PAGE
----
Massachusetts Guard helps process unemployment claims

By Sgt. 1st Class Laura Berry | Massachusetts National GuardJune 25, 2020

Massachusetts Guard helps process unemployment claims
Spc. Lionel Courturier and Spc. William Casey, combat engineers with the 182nd Engineer Company (SAPPER), Massachusetts National Guard, take a quick break to brief the plans for the unit patch and T-shirt they designed while assigned to Task Force Steel Dragon June 18, 2020. TF Steel Dragon is helping process a surge in unemployment cases submitted during the COVID-19 pandemic. (Photo Credit: Sgt. 1st Class Laura Berry) VIEW ORIGINAL

MILFORD, Mass – Sixty Soldiers from the Massachusetts National Guard – The Nation's First have been activated by Gov. Charlie Baker to help process a surge in unemployment claims due to the COVID-19 pandemic.

The Guard's "Steel Dragon" task force is processing about 6,000 of the 9,800 cases a day handled by the state as part of Operation Honest Pay. The cases are pandemic claims and are separate from the normal workload of the Department of Unemployment Assistance.

Guard members are handling the claims from June 1 to Aug. 31.

"The reality of what they are doing on the ground is we are helping the American people to get the money that they deserve, to help their families – their daily, monthly cost of living during these challenging times," said Maj. Charles Huynh, brigade intelligence officer for the 151st Regional Support Group and officer in charge of TF Steel Dragon.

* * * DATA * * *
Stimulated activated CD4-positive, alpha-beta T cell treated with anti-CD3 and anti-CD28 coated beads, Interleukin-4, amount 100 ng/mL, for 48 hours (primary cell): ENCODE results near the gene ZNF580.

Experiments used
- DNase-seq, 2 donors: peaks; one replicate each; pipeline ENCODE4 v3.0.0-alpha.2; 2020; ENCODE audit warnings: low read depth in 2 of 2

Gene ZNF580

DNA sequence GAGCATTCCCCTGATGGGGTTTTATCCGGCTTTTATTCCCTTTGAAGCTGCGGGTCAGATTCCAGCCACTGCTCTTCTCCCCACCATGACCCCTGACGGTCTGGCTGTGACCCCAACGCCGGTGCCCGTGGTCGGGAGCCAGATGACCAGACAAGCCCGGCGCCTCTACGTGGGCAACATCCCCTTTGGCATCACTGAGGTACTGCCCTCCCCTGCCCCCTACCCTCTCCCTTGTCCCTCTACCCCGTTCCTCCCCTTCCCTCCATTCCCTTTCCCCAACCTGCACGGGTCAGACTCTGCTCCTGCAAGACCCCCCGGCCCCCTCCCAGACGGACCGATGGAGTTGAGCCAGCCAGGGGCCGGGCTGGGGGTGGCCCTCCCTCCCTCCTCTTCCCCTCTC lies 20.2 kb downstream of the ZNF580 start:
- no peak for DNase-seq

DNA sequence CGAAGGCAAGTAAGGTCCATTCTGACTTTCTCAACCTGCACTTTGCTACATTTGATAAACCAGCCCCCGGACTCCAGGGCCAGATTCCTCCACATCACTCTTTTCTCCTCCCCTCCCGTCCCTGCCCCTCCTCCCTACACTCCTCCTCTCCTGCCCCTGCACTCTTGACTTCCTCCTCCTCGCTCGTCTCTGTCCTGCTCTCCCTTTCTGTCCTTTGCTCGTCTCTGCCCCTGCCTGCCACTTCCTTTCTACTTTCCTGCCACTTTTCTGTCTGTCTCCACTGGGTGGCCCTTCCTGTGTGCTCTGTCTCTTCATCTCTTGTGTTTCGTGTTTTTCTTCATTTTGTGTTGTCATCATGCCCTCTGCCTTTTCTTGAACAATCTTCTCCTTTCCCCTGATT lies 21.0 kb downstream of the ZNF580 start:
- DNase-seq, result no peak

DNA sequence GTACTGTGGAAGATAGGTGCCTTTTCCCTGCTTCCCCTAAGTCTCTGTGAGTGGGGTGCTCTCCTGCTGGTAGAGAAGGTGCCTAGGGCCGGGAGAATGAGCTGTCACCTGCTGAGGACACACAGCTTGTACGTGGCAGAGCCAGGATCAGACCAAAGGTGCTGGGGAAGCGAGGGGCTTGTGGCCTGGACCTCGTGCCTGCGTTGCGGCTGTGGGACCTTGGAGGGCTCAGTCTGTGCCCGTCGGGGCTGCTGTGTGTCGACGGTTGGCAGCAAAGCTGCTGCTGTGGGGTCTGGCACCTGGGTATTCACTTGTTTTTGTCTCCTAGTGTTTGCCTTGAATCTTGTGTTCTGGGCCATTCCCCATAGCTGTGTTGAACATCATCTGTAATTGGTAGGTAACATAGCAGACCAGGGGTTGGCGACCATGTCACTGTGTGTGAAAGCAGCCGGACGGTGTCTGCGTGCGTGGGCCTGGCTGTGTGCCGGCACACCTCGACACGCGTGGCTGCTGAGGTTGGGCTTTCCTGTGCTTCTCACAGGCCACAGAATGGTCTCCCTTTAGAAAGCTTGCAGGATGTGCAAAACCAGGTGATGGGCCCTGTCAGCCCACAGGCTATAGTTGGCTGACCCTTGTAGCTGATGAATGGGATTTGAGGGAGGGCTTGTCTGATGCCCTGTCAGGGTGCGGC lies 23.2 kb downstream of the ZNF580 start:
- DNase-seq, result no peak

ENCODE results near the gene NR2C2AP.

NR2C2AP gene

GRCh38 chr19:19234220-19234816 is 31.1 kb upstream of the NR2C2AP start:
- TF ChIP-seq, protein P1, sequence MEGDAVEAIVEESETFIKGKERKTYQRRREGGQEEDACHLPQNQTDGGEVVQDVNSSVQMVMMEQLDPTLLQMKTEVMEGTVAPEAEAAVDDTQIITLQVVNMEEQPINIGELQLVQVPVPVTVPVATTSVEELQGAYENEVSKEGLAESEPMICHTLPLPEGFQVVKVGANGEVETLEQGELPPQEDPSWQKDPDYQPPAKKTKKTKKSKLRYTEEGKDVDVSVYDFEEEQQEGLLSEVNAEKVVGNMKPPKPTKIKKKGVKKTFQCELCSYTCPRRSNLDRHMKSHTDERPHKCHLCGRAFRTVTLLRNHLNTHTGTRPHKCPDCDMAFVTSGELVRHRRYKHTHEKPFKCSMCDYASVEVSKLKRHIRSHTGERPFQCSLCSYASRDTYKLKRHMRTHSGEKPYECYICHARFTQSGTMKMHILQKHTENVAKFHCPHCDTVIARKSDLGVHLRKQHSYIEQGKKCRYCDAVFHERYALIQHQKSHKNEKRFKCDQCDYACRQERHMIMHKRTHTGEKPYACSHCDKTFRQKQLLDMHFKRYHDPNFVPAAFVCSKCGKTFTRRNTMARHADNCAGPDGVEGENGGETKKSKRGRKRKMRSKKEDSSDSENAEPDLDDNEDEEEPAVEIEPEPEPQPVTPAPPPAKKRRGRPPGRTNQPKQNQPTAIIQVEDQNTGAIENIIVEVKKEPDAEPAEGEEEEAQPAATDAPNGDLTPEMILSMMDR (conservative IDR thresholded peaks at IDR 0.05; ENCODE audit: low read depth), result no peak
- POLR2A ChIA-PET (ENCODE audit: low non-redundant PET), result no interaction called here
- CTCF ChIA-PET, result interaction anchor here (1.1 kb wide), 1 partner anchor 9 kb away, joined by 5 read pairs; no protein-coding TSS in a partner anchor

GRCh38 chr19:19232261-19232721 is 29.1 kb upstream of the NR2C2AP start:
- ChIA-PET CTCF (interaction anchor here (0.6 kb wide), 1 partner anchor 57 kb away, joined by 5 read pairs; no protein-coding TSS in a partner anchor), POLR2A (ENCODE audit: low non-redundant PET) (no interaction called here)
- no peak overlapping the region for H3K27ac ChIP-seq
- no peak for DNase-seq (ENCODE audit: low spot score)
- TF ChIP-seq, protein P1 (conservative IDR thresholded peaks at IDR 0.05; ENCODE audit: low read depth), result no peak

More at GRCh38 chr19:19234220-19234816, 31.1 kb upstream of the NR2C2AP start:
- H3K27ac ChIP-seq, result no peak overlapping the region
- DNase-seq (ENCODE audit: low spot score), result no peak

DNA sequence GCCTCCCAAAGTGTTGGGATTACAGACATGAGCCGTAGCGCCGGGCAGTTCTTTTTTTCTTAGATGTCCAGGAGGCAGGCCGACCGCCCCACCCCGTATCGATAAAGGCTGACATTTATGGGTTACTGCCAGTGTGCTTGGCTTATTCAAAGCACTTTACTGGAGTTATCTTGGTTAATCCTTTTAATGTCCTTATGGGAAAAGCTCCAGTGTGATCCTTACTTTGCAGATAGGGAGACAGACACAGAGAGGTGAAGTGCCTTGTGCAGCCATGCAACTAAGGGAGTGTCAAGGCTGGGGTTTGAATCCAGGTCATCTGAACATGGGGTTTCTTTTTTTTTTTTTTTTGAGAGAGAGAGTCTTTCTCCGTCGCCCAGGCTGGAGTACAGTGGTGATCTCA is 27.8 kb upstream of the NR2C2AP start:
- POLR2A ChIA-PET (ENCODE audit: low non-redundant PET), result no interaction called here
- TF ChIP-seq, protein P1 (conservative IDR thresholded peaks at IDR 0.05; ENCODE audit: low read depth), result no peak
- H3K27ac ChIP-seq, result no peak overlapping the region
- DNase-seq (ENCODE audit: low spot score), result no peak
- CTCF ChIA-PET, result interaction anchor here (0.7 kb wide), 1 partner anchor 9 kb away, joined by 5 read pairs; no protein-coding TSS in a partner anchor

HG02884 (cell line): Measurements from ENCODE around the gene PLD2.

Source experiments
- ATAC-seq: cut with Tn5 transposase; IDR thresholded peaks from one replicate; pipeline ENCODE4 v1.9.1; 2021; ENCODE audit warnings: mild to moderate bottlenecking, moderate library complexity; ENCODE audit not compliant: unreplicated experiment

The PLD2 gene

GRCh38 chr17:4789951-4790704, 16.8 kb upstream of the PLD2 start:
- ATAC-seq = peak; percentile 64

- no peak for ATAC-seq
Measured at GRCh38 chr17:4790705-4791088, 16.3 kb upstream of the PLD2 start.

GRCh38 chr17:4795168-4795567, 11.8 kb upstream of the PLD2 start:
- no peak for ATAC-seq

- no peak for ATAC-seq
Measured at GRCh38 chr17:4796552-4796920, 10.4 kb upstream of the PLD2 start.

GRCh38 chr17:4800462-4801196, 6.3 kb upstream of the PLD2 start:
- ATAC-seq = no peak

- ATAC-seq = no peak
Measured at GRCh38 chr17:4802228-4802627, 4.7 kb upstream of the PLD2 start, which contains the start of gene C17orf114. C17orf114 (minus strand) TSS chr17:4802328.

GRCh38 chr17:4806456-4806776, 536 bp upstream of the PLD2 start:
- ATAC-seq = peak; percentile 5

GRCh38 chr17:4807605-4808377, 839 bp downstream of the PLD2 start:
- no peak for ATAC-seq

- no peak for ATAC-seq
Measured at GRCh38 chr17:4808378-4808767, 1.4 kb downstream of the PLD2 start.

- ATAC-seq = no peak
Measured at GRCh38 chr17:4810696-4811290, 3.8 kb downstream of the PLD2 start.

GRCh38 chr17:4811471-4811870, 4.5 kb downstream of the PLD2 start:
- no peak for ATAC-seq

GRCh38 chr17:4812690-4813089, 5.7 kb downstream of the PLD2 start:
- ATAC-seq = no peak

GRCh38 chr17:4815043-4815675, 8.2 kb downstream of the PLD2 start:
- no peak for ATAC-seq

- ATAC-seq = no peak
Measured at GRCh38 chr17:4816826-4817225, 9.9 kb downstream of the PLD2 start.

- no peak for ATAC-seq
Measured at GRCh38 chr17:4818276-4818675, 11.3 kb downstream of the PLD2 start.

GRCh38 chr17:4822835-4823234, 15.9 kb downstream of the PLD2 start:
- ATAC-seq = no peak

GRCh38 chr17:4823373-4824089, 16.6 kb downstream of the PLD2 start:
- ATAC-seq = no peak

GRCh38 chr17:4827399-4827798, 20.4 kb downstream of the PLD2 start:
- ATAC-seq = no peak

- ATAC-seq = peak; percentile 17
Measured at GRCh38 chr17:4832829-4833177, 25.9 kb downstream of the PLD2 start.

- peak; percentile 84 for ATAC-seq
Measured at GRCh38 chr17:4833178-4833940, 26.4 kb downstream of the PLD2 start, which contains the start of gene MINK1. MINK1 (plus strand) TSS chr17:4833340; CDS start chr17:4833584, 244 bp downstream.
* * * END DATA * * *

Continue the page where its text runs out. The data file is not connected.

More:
The 60 Soldiers from 12 units are a melting pot of military occupational specialties, including military intelligence, truck drivers, combat engineers, mechanics and a variety of others.

"Basically, they run the gamut," said Staff Sgt. Daniel Bottego, a mechanic with the 1060th Transportation Company and the noncommissioned officer in charge of TF Steel Dragon. "We have got a little bit of this and a little bit of that."

The group was supposed to be on orders until June 30, but they have been extended until Aug. 31.

"When we recruited everybody for this mission, our priority was to have Soldiers that were unemployed or underemployed," said Huynh. "Now, with this extension, they are more than happy to continue because you can tell, they are happy to be here."

None of the Soldiers had experience using the system they are working on or analyzing IDs until this activation.

"Every week has been something new," said Huynh.

Many of the Soldiers speak more than one language, including Spanish, Vietnamese, Haitian Creole, some African dialects and Chinese. This has proven to be very useful in processing some of the claims that have come in with documents not in English.

Huynh says maintaining a positive atmosphere is key to keeping morale high. Two Combat engineers, Spcs. Lionel Courturier and William Casey, 182nd Engineer Company (SAPPERS), have designed a logo and T-shirt for the team.

"The slogan – 'Steel Dragon! Lead the Way!' – I have that announced every day when we have a meeting at the end. They love it," he said. "Our goal as leaders here is to always set a positive atmosphere, and when you see Soldiers take the initiative to make a T-shirt designed for a task force like this, that means you know that they feel like they are part of a team and so you're doing it right. I will continue to try to keep the atmosphere that way."

Since the start of the mission, Task Force Steel Dragon has worked on about 38,000 cases.

"It's a nice hodge-podge of different units. We are working together well," said Huynh. "Just goes to show that in the Army, no matter where you come from, what unit, you are able to communicate on the same wavelength."

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